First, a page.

A long but entertaining saga, rife with disasters and debauchery, as evidenced by these titles from Sage’s myriad chapter sections:
A Storm; Pleading for Whiskey; Indian Atrocities; Night Alarm – Prairies on Fire; Drunken Indian; Tragical Event; Scenes of Bloodshed and Horror; Wonderful Feats of Jugglery; Another Drunken Spree; Comical Bear Story; Desperate Encounter with a Grizzly Bear and An Extraordinary Instance of Suffering; Gambling Among Squaws and Games Played; The Extraordinary Daring of Wolves; the Exemplary Benevolence of an Indian Chief; Ludicrous Barbarity, Bravery, Etc.
Odd-man Rufus Sage was a liberal-minded and seriously self-educated New England journalist with the heart and wardrobe of an outdoorsman intent upon "relieving a palpable ignorance of interesting particulars and alleviating in some measure the wide vacuum of general information regarding the American west." After years of exploring and reporting, he ventured into national politics and abolitionism before settling down to care for his dear aging mother.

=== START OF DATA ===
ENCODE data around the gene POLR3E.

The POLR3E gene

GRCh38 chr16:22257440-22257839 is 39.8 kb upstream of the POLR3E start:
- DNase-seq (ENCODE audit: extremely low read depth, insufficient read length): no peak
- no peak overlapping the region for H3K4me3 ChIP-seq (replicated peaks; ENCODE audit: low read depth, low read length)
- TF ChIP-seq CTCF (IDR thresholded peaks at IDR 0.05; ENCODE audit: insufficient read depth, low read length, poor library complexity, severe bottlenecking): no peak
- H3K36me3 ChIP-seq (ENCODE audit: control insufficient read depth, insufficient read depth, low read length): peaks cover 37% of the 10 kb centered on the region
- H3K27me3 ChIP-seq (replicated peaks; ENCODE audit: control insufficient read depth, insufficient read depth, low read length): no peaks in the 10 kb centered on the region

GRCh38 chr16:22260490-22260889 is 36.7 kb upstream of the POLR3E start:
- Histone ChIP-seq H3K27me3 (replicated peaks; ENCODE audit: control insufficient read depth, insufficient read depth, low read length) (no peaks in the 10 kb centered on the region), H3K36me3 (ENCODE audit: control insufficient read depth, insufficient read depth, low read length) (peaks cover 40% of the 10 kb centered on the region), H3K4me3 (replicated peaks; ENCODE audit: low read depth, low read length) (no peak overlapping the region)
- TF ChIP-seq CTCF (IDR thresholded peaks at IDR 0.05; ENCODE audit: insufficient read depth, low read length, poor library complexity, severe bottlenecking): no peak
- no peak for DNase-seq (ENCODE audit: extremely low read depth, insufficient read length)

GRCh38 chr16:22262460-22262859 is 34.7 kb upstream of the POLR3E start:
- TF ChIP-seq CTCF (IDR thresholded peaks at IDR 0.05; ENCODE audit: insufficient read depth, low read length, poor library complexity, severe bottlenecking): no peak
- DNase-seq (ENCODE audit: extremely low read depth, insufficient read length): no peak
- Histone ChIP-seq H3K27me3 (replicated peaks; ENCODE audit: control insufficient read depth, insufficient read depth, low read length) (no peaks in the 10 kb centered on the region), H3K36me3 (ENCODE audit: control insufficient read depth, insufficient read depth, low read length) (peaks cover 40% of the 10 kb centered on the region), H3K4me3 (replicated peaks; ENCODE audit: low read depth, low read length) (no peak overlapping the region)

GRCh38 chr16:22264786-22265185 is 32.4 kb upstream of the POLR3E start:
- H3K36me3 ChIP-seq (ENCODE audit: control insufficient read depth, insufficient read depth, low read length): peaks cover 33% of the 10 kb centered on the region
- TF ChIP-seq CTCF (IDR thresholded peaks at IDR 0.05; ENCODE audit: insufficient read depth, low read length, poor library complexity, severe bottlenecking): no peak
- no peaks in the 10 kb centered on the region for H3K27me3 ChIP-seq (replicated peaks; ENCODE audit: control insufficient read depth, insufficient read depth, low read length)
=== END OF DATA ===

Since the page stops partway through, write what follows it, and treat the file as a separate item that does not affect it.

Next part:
I'm pretty sure it was first published in 1854.